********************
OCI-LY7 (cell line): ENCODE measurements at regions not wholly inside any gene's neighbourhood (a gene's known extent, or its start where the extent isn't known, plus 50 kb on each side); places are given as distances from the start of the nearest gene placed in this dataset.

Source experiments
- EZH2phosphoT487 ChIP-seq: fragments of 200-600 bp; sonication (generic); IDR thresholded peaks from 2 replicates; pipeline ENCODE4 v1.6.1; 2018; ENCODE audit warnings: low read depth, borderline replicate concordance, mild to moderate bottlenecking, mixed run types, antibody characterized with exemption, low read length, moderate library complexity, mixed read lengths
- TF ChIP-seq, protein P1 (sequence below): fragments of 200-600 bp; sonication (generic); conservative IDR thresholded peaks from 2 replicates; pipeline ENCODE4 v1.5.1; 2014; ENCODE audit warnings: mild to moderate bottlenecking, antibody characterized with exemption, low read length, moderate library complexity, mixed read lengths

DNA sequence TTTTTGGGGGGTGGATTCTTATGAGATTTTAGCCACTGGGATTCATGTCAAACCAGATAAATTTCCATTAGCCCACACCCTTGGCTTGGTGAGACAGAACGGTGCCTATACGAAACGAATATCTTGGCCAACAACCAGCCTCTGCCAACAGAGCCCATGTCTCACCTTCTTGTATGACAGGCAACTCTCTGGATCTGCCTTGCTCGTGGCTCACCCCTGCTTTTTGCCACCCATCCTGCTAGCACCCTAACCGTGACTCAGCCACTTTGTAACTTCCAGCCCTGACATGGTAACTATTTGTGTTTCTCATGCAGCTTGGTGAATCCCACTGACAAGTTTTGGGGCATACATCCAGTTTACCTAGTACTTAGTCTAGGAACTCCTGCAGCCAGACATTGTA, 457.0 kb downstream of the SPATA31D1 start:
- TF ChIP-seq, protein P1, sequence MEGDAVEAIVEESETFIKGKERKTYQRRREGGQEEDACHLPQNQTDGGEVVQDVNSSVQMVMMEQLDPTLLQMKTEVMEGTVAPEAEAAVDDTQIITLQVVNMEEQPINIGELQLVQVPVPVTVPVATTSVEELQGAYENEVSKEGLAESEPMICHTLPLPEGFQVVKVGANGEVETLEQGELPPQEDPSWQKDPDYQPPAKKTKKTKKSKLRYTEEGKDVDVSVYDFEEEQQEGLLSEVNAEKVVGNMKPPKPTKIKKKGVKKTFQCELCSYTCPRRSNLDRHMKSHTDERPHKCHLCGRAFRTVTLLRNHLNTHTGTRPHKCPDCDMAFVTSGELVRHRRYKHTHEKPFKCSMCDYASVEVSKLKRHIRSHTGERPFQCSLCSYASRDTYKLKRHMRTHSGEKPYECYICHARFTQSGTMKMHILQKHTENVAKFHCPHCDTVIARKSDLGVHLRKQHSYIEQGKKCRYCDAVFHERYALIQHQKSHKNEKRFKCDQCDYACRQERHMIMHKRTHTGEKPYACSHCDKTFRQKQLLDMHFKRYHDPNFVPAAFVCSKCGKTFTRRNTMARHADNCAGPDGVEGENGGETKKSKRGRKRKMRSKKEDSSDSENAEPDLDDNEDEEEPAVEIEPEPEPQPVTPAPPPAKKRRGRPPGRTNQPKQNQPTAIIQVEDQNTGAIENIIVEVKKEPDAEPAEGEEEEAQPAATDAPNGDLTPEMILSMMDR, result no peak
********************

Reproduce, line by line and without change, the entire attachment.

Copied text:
OCI-LY7 (cell line): ENCODE measurements at regions not wholly inside any gene's neighbourhood (a gene's known extent, or its start where the extent isn't known, plus 50 kb on each side); places are given as distances from the start of the nearest gene placed in this dataset.

Source experiments
- EZH2phosphoT487 ChIP-seq: fragments of 200-600 bp; sonication (generic); IDR thresholded peaks from 2 replicates; pipeline ENCODE4 v1.6.1; 2018; ENCODE audit warnings: low read depth, borderline replicate concordance, mild to moderate bottlenecking, mixed run types, antibody characterized with exemption, low read length, moderate library complexity, mixed read lengths
- TF ChIP-seq, protein P1 (sequence below): fragments of 200-600 bp; sonication (generic); conservative IDR thresholded peaks from 2 replicates; pipeline ENCODE4 v1.5.1; 2014; ENCODE audit warnings: mild to moderate bottlenecking, antibody characterized with exemption, low read length, moderate library complexity, mixed read lengths

DNA sequence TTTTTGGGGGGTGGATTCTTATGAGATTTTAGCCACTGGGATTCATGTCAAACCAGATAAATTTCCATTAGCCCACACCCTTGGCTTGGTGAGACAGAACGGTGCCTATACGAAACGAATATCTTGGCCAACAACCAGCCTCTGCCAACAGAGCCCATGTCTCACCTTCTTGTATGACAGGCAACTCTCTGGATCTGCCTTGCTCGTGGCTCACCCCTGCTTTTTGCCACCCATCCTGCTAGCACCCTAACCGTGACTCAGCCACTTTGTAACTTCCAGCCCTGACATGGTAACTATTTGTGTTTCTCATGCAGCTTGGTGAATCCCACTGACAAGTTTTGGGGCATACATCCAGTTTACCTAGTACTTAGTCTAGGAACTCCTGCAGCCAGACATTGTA, 457.0 kb downstream of the SPATA31D1 start:
- TF ChIP-seq, protein P1, sequence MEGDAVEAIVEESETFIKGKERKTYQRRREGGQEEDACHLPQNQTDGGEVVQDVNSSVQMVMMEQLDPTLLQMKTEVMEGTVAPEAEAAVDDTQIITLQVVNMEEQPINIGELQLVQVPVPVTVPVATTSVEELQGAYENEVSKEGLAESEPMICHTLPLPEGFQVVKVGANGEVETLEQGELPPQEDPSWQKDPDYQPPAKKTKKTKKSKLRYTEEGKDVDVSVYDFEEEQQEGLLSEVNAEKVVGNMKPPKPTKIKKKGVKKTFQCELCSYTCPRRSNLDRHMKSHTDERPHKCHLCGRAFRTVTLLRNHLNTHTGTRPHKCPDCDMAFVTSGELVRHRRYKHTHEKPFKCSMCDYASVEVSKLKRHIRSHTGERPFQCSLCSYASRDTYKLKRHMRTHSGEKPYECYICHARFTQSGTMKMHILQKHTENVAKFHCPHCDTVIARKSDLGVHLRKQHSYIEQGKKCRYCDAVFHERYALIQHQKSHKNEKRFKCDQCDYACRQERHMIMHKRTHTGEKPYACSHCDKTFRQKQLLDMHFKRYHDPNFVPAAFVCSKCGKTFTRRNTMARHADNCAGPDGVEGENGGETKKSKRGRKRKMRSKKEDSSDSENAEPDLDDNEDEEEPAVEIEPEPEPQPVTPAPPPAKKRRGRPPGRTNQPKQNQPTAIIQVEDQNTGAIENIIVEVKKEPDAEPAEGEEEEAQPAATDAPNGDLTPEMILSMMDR, result no peak